To make sure it can be brought to the public, a risk assessment was done. On advance of Professor Shi’s proposal (See more in “interview” below), we proposed a general biosafety risk assessment. Risk evaluation in China includes those five aspects: manufacturing, preservation, transportation, clinical treatment and immunogenicity [4]. Besides, we looked up to international risk assessments [5]. It stresses these two points: the influence which new genes could give the receptor, the influence it will bring to the environment. On advance of these three databases, we made a risk assessment below.

Manufacturing, preservation and transportation

Manufacturing of biological products includes culturing, fermentation, purification and packing. Each process can influence the final quality of the product. The temperature of culturing, the time of fermentation and the technology used to purify, even a single change will make a difference. Luckily, the microorganism used in our project is Saccharomyces cerevisiae, the most common yeast which has successfully been manufactured.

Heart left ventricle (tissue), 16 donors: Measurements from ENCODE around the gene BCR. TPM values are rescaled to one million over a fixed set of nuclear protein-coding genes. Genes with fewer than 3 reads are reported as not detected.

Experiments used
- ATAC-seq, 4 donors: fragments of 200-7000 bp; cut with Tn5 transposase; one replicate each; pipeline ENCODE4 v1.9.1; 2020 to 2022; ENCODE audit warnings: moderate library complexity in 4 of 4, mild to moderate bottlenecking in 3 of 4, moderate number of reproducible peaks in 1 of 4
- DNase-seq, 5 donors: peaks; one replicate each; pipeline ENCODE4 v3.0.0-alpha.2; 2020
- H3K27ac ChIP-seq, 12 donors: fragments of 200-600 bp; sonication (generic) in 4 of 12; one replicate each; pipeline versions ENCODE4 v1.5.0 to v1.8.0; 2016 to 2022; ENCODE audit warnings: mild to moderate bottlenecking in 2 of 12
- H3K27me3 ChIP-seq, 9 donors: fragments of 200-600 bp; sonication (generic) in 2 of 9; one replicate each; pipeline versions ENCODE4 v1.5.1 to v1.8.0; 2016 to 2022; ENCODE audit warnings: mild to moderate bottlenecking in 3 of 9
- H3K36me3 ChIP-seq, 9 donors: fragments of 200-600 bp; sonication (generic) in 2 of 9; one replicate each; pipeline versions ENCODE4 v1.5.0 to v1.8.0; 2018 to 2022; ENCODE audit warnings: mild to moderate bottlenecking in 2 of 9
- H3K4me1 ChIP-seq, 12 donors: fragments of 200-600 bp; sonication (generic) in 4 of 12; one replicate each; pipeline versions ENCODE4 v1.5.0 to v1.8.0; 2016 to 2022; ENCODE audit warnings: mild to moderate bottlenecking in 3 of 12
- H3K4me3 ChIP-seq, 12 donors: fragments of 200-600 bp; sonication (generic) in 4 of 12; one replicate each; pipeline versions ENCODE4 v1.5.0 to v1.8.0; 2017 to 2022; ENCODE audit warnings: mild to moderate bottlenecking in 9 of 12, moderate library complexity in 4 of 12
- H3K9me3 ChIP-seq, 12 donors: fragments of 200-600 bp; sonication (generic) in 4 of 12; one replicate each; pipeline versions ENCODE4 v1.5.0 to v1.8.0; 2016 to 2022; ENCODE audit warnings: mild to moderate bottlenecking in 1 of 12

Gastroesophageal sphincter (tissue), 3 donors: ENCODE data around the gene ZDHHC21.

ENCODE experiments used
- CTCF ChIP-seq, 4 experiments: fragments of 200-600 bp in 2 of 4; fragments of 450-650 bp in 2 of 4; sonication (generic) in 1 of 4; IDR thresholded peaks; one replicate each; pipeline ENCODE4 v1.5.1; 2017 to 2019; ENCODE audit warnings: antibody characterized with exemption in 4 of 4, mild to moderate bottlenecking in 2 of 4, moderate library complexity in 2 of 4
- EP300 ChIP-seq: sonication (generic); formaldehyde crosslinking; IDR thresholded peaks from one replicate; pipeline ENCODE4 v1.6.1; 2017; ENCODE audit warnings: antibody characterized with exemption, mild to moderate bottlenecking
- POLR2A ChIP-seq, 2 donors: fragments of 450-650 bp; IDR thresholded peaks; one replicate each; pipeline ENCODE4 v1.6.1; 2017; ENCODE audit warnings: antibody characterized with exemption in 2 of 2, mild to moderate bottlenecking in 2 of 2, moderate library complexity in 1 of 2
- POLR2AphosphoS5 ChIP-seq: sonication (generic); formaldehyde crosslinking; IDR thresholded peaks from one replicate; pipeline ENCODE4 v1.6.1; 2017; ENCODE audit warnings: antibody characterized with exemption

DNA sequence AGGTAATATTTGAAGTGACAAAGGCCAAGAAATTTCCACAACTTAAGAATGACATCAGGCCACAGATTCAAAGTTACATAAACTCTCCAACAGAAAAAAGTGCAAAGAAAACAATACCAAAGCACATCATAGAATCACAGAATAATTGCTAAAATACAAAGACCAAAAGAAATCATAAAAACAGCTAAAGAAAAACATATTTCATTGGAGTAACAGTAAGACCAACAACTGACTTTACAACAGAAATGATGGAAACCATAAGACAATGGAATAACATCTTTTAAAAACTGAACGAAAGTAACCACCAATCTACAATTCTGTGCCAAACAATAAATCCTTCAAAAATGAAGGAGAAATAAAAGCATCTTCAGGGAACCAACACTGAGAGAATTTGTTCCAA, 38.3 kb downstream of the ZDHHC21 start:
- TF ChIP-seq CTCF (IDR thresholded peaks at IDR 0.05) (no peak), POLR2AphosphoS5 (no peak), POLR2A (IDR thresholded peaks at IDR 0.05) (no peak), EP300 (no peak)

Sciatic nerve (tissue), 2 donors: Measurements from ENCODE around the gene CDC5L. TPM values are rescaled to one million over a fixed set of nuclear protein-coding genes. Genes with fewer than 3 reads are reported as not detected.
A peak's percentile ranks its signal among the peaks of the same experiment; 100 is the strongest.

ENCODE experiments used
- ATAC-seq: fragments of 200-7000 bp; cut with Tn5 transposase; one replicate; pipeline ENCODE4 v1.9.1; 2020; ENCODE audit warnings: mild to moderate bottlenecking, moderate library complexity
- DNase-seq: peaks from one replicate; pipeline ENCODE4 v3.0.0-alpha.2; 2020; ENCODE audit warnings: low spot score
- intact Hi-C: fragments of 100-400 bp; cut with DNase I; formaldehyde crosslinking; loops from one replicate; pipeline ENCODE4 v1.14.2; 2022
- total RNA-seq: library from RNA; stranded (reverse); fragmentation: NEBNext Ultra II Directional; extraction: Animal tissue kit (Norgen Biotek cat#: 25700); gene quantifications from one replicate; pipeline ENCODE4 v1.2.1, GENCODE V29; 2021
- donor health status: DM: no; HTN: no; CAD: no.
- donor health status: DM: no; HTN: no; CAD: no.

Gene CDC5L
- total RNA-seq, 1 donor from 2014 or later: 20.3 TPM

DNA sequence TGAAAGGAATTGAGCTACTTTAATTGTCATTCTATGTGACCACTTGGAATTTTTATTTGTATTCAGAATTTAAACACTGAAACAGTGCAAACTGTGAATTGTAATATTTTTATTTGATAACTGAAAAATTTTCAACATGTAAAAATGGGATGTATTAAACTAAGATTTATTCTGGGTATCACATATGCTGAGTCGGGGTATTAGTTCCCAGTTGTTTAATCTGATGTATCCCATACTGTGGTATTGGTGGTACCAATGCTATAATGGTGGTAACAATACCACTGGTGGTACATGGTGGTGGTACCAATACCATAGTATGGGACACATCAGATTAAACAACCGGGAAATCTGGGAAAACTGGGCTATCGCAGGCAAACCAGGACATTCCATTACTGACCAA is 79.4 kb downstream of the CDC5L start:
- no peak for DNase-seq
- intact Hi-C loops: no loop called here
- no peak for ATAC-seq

What should be mostly highlighted in preservation and transportation is whether the biological product lose its function. Since most biological productions rely on their activity, any change among temperature, humidity, oxygen or light may ruin them.

We have successfully found a method to restore the yeast. By preserving yeast in this way, yeast can be stored for three months without losing its function. Also, we are happy to see that dusty yeast in market can keep it active for longer than two years. So we are confident to the preservation and transport procedure.

The Gene We Brought to Yeast

As for gene change in yeast, there’s also not much to worry about. What we have brought into yeast is GPCR, a kind of receptor protein. Moreover, this protein comes from human beings ourselves, which identify epinephrine. Another gene we introduced is Nano-Lantern, a common cAMP triggered protein.